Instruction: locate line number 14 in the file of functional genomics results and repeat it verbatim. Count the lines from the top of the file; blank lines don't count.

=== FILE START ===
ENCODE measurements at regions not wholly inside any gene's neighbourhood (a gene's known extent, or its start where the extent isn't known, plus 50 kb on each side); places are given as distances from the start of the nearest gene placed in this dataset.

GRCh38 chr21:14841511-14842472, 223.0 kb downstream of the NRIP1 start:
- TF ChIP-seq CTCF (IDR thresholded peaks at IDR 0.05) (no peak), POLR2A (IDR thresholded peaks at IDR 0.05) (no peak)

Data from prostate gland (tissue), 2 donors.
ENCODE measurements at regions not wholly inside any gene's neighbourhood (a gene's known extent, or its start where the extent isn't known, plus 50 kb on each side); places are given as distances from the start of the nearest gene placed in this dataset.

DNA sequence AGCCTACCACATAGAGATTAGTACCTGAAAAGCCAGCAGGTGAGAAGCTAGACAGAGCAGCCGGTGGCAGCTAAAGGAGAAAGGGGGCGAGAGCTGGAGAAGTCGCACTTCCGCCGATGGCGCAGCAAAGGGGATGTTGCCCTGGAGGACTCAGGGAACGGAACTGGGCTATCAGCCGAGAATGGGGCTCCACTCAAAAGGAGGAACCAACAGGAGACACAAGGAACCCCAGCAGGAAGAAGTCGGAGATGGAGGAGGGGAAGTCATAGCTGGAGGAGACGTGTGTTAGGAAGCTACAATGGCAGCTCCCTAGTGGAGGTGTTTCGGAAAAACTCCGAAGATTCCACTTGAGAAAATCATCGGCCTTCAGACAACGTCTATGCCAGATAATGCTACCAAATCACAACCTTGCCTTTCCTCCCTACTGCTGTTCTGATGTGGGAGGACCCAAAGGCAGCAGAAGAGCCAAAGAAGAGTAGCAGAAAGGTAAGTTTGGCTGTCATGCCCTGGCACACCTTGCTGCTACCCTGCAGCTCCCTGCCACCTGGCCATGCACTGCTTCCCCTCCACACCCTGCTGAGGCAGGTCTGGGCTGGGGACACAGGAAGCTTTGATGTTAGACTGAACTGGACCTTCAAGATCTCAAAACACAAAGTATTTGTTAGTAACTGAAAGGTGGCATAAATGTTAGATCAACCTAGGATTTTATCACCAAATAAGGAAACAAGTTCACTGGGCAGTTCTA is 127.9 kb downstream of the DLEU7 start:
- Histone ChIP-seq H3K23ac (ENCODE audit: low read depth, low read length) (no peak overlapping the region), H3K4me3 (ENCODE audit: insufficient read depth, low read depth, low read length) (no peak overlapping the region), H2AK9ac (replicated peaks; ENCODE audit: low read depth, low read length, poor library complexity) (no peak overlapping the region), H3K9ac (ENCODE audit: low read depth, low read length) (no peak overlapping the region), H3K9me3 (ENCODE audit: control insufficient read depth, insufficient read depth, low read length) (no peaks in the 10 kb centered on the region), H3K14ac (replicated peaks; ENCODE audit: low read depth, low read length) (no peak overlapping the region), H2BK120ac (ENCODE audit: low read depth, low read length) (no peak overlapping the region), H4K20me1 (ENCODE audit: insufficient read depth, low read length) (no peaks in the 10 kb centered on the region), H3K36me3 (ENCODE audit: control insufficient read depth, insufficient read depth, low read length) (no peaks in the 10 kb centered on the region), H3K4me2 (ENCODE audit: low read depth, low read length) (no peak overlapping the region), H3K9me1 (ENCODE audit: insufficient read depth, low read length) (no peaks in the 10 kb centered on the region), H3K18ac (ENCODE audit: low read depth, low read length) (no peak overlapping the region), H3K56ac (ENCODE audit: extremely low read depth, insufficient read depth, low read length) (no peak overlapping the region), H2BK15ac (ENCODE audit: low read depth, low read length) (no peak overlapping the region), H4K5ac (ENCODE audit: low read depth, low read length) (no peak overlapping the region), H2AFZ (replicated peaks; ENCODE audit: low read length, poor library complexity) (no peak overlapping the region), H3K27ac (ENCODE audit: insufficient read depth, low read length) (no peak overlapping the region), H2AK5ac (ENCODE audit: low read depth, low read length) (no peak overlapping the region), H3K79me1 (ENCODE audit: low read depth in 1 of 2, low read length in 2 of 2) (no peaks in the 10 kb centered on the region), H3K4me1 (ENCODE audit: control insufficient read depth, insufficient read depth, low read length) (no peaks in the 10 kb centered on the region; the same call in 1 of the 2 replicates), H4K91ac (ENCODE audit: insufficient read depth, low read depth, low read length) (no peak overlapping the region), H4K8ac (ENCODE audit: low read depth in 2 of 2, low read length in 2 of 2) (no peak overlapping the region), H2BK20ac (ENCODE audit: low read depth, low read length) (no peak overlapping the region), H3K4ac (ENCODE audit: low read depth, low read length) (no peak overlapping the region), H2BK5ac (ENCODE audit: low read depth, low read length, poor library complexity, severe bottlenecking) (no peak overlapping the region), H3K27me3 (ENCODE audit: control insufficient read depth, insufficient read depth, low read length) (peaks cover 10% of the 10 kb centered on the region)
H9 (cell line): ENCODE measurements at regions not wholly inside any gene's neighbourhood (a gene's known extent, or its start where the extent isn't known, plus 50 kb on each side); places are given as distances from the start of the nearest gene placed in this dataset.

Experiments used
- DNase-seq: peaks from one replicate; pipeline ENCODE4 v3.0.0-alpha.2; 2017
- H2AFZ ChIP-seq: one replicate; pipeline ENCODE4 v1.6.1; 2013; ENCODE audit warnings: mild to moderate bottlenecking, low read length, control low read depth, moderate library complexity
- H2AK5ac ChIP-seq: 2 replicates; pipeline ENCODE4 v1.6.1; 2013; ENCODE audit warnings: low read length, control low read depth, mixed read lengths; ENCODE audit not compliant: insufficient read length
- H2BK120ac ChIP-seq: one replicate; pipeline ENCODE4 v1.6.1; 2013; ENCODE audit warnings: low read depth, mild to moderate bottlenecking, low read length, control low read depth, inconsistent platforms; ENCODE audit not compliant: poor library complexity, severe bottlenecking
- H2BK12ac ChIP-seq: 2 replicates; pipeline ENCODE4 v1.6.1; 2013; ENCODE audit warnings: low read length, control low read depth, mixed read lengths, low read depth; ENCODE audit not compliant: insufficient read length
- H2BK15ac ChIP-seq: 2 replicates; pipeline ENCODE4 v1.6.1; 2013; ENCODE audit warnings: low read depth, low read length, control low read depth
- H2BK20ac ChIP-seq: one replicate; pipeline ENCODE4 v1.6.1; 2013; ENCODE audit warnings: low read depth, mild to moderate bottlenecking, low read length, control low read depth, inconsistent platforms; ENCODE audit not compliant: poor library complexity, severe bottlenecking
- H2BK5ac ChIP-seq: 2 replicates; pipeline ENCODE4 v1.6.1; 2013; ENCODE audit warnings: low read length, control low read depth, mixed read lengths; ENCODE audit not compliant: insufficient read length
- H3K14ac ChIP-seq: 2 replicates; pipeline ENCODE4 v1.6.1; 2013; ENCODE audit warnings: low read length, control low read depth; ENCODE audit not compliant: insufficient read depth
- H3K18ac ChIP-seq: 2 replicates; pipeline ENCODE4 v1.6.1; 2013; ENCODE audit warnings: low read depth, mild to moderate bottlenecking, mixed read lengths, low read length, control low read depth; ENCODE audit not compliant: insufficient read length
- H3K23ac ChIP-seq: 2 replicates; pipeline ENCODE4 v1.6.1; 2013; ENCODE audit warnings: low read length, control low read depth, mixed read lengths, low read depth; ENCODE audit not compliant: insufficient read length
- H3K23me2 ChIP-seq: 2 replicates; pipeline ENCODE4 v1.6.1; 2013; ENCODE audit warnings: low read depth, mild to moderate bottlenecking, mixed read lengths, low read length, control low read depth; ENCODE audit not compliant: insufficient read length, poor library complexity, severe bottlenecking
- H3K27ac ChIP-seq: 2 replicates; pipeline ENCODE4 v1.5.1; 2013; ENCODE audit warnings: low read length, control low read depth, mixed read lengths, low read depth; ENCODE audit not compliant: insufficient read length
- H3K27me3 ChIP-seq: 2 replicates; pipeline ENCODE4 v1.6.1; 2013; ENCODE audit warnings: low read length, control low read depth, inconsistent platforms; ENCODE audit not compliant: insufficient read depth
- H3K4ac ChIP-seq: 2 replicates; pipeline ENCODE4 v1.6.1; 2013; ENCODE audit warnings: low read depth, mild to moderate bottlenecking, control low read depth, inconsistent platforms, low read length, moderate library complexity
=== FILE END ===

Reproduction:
- H2BK12ac ChIP-seq: 2 replicates; pipeline ENCODE4 v1.6.1; 2013; ENCODE audit warnings: low read length, control low read depth, mixed read lengths, low read depth; ENCODE audit not compliant: insufficient read length